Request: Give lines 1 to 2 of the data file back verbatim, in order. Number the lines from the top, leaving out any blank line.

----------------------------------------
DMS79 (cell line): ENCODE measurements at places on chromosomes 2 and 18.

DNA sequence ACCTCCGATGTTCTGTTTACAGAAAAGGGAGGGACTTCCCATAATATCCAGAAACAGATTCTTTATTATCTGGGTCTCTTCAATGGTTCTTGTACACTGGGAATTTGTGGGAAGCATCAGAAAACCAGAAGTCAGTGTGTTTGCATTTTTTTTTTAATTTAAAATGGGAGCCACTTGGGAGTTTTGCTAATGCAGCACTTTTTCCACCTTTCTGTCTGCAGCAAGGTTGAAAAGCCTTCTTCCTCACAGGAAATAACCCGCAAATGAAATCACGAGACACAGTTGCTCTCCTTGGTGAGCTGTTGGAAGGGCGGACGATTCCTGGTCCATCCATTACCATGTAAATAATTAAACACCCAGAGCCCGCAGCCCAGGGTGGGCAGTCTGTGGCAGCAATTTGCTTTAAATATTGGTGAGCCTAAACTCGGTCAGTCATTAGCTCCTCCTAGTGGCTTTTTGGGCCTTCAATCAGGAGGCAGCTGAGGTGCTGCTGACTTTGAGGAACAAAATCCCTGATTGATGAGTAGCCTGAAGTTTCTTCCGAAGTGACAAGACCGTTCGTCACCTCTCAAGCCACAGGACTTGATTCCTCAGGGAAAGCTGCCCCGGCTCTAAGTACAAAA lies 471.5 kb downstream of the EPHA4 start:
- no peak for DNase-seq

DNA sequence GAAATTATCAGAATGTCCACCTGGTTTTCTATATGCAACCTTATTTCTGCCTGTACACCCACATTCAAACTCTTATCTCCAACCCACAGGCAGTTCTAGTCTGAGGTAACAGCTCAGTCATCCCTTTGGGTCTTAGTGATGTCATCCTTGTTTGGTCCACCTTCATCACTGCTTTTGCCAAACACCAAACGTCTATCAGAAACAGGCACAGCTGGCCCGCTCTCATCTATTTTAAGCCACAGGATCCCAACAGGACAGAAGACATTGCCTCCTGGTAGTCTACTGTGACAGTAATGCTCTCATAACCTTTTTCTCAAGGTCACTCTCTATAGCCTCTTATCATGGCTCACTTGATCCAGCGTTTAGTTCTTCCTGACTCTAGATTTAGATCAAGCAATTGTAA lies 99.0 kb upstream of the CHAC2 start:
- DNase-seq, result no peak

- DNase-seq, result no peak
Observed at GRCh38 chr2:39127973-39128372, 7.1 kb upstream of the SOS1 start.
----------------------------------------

DMS79 (cell line): ENCODE measurements at places on chromosomes 2 and 18.

DNA sequence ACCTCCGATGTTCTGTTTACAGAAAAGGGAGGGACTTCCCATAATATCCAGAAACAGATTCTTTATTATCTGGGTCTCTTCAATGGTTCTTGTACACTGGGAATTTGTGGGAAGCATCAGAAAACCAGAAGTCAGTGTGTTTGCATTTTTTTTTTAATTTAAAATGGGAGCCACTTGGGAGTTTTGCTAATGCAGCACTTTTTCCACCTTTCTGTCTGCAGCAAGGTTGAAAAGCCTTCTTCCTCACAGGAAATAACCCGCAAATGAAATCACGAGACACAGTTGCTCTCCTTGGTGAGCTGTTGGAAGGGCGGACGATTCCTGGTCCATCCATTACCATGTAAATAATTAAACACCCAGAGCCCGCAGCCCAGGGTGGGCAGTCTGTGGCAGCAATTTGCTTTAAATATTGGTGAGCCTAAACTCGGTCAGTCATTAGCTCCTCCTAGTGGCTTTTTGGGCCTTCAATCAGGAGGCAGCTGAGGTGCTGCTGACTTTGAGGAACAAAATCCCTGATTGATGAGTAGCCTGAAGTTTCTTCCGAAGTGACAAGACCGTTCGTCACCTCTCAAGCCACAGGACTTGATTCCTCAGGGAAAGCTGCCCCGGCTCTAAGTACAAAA lies 471.5 kb downstream of the EPHA4 start: